Tasmanian devils are polygynandrous (promiscuous), which means that both males and females have multiple mates. They usually mate in March, producing offspring in April. The gestation period lasts for 21 days, yielding a litter of 2-3 babies, which climb into the pouch of their mother, living there for the first 4 months of their lives. Then they start coming out of the pouch, moving to the den after a while. Weaning occurs at 5-6 months old, whereas independence is reached by 8 months old. The age of reproductive maturity for this species is 2 years old.
Since 2001, these animals have lost about 60% of their total population because of cancer known as 'devil facial tumor disease' (DFTD). Currently, DFTD occupies more than 60% of the current range of the Tasmanian devil. In some populations, up to 83% of adult individuals are infected by DFTD. On the other hand, these marsupials compete with introduced Red foxes for food, habitat, and den sites. And finally, these Endangered animals are highly threatened by road accidents and persecution by farmers, who consider the Tasmanian devil a pest species.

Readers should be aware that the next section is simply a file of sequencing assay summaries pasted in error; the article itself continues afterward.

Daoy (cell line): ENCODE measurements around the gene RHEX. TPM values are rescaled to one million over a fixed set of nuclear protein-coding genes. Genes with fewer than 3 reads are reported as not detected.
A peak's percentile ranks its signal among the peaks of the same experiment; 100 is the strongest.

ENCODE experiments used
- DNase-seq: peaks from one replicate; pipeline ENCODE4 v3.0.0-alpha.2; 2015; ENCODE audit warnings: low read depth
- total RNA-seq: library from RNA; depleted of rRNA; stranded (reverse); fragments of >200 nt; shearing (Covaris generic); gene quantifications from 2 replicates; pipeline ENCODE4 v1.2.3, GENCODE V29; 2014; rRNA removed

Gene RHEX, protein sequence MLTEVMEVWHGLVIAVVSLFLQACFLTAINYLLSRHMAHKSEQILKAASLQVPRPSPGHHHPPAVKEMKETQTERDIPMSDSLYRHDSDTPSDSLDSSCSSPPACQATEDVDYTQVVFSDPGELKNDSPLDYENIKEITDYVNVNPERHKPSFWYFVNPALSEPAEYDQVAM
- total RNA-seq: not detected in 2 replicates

According to the IUCN Red List, the total population of Tasmanian devils is around 10,000-25,000 mature individuals. Specific populations have been estimated in the following areas: North-Western Tasmania - 3,000 and 12,500 mature individuals; Eastern/South-western Tasmania - 7,000 - 12,500 mature individuals. Overall, Tasmanian devils’ numbers are decreasing today, and currently, these animals are classified as Endangered (EN) on the IUCN Red List.
The Tasmanian devil is a key predator in its range. In fact, this animal is the second largest native terrestrial predator in the area only to the Tasmanian wolf. The Tasmanian devil can truly be called the 'vacuum cleaner' of its habitat, since the animal generally prefers feeding upon carrion, thus maintaining the health of the local ecosystem.